ADHD: More Than Statistics
There’s no doubt there’s an ADHD epidemic. It’s the diagnosis most often handed out when a child is struggling in school with fidgets, a short attention span, hyperactivity, et al. Typically prompted by a complaint from a frustrated teacher, parents are lead to take the first step toward finding a behavioral solution. A visit to the pediatrician will include having parents and teacher separately fill out a questionnaire. The questions tend to be specific and general–all at the same time. On occasion, the answers fall in line with one another, but sometimes, they do not. In fact, at times, a child will present one way at school and another at home. For example, where the parents’ answers may not indicate the inability to focus, fidgeting or any other emotional anomalies common with ADHD, the teacher’s findings may say otherwise. Theirs may indicate negative, disruptive behaviors present, which are impacting the classroom dynamic. Because ADHD is a real illness and one that debilitates those who have it and creates challenges for those directly effected by it, there needs to be care and diligence when diagnosing it. Is the teacher overreacting? Are the parents not being entirely honest with themselves? Is it a little of both? It takes a skilled mental health practitioner and patience to sort that out.
Keep in mind, some behavioral challenges may be as simple as a child not being mature enough to “handle” the expectations thrust upon them by a numbers-driven educational system or by the institution of school itself. Or it may be the prevalent learning style isn’t compatible with your child—some kids are tactile learners, others are visual, and others can memorize with ease. Learning isn’t a one-size-fits-all experience.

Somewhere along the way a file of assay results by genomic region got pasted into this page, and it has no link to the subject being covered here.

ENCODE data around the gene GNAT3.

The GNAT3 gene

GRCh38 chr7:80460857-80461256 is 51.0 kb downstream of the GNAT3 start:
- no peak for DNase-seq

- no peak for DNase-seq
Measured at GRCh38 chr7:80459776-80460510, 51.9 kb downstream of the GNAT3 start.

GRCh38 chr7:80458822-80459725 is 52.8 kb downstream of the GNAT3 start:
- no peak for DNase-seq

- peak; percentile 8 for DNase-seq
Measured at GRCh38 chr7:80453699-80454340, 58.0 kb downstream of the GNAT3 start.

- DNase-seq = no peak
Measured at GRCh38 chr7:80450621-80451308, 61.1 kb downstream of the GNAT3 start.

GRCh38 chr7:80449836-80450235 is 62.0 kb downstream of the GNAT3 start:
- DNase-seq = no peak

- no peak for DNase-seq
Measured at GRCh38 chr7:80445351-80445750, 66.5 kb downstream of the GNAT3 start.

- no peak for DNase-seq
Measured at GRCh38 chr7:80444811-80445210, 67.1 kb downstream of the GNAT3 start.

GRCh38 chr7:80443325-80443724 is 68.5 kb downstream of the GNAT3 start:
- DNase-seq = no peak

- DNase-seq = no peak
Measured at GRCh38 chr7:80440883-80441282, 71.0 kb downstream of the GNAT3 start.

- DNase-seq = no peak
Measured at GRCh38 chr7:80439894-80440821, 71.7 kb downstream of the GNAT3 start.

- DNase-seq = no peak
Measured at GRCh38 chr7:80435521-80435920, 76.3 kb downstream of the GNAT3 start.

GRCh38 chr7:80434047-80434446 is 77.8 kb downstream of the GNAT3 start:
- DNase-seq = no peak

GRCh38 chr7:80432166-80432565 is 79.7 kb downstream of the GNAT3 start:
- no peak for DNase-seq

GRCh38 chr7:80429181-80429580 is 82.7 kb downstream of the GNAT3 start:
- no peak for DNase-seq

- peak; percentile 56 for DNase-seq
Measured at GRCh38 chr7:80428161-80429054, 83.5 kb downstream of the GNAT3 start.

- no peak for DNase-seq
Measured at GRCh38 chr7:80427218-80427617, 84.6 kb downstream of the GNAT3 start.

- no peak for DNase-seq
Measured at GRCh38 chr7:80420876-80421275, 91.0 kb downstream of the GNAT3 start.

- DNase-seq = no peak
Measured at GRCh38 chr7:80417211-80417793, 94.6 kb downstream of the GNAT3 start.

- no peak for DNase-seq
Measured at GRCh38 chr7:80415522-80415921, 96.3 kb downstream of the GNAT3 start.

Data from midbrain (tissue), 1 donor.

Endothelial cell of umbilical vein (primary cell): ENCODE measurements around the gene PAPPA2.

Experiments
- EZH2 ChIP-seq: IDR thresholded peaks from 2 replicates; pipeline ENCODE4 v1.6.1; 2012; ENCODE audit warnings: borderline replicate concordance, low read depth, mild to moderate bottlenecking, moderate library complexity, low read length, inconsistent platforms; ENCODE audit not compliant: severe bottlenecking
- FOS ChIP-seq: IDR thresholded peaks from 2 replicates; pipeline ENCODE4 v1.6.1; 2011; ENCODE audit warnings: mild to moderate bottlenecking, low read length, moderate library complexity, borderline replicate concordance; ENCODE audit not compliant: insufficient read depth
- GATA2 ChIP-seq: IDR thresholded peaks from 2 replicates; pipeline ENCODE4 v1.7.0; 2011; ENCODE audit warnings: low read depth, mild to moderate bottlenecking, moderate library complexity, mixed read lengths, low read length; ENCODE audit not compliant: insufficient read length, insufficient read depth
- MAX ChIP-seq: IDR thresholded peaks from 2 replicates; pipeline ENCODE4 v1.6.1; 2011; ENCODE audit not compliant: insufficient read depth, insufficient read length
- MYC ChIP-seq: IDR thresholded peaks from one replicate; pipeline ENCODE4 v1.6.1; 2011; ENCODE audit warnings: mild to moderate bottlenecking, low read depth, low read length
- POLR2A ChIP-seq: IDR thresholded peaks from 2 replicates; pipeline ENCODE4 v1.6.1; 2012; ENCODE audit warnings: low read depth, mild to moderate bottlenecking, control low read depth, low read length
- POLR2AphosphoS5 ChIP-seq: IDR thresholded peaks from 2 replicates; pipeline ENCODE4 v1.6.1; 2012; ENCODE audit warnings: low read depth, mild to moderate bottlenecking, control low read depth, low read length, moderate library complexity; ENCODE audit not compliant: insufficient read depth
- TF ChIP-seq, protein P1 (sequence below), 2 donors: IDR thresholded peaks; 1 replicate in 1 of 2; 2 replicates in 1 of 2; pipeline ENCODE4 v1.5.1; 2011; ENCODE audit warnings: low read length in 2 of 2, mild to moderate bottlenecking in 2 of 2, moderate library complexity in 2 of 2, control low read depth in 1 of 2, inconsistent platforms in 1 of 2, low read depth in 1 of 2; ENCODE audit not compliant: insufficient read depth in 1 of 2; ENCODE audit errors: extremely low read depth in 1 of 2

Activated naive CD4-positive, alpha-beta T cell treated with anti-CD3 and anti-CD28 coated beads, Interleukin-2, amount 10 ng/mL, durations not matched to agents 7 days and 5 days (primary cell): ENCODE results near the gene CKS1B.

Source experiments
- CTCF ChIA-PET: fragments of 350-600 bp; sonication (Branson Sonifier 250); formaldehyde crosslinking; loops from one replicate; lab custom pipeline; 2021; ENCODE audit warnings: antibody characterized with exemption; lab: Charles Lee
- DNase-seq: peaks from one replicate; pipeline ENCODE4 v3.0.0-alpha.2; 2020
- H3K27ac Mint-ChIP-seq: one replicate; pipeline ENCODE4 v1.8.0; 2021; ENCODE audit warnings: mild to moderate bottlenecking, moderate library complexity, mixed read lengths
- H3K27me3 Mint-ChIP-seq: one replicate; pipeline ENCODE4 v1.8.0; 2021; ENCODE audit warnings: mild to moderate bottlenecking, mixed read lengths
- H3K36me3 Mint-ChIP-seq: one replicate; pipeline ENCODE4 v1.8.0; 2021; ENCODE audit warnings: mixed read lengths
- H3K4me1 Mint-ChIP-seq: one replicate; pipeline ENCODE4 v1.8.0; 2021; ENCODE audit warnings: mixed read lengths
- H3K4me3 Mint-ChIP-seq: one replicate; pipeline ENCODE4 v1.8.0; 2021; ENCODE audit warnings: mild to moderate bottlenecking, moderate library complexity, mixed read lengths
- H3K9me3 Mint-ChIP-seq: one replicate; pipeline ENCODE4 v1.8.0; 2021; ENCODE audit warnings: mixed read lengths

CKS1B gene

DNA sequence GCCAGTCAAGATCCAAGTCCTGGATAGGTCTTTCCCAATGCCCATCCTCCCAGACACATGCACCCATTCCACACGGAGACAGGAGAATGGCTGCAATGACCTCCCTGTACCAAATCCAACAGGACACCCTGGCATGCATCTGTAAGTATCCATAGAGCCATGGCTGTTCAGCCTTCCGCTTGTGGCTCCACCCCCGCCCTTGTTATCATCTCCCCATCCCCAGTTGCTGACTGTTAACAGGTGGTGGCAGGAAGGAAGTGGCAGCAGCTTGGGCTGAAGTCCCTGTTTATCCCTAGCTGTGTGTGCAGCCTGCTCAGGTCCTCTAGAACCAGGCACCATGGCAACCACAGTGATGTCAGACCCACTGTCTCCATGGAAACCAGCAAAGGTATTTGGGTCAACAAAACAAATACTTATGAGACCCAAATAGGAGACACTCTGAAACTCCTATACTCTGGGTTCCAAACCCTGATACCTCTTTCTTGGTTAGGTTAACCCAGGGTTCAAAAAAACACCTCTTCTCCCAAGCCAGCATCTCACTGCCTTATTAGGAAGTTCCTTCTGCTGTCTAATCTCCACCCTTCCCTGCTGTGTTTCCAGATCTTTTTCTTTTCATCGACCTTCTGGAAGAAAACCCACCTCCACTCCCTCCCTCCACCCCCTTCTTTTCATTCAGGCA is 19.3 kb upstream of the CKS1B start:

Regardless, ADHD continues to be a widespread diagnostic phenomenon. According to the CDC, “The American Psychiatric Association states in the Diagnostic and Statistical Manual of Mental Disorders (DSM-IV-TR) that 3%-7% of school-aged children have ADHD. However, studies have estimated higher rates in community samples.” This statistic is just for the United States alone.
Recent data from parents, which was also gathered by the CDC shows:
- Rates of ADHD diagnosis increased an average of 3% per year from 1997 to 2006 and an average of 5.5% per year from 2003 to 2007.
- Boys (13.2%) were more likely than girls (5.6%) to have ever been diagnosed with ADHD.
- As of 2007, parents of 2.7 million youth ages 4-17 years (66.3% of those with a current diagnosis) report that their child was receiving medication treatment for the disorder.
- Rates of medication treatment for ADHD varied by age and sex; children aged 11-17 years of age were more likely than those 4-10 years of age to take medication, and boys are 2.8 times more likely to take medication than girls.
Read here for a more extensive listing of statistics.
While there are legitimate diagnoses of ADHD, a question of misdiagnosis has arisen. According to new research by Todd Elder, a Michigan State economist, “approximately 1 million children in the U.S. are potentially misdiagnosed with ADHD.” His argument brings up the issue of giftedness and behavioral issues having resulted in a misdiagnosis of ADHD. Are they valid? We’ll see as I explore this idea in another blog. In the meantime, if you suspect your child is having difficulties, get them help. There is far more internal stigma that occurs when a child is struggling with an untreated mental health issue than the stigma that may occur with the diagnosis itself. It’s up to us as parents, teachers, caregivers, therapists, and counselors to see to it that the youth of our future have their needs met in the way that best benefits them.
When we are able to manage our symptoms, we have a better chance of getting to the root of the cause.